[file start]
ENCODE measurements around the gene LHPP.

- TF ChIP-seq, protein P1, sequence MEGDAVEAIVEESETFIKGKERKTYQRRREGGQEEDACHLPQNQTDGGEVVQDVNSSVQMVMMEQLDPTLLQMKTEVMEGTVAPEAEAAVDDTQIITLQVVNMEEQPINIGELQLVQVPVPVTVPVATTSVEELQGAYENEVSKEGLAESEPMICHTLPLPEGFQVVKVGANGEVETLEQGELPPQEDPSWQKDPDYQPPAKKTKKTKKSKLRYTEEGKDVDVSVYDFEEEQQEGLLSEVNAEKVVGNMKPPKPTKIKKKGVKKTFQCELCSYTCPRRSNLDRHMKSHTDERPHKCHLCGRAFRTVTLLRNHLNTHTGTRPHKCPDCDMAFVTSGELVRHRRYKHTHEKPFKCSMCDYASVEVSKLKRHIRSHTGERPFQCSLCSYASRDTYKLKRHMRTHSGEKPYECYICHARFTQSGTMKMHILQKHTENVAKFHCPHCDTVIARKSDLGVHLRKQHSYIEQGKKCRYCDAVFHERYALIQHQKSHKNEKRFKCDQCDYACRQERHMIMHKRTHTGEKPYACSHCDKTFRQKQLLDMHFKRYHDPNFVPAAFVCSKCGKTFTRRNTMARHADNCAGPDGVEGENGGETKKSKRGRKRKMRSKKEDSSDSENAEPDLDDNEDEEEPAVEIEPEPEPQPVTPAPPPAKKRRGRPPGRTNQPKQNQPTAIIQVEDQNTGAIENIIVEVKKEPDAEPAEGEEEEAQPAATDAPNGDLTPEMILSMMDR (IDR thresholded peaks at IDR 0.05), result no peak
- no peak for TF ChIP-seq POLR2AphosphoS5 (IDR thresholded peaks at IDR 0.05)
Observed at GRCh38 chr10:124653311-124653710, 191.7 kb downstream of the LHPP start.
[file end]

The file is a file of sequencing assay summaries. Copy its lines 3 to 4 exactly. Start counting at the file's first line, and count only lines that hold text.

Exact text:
- no peak for TF ChIP-seq POLR2AphosphoS5 (IDR thresholded peaks at IDR 0.05)
Observed at GRCh38 chr10:124653311-124653710, 191.7 kb downstream of the LHPP start.